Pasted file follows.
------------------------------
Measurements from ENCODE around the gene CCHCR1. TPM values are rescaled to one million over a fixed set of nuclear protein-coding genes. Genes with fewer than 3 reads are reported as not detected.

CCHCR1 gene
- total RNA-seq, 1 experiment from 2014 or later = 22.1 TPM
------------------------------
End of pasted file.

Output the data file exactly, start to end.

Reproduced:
Measurements from ENCODE around the gene CCHCR1. TPM values are rescaled to one million over a fixed set of nuclear protein-coding genes. Genes with fewer than 3 reads are reported as not detected.

CCHCR1 gene
- total RNA-seq, 1 experiment from 2014 or later = 22.1 TPM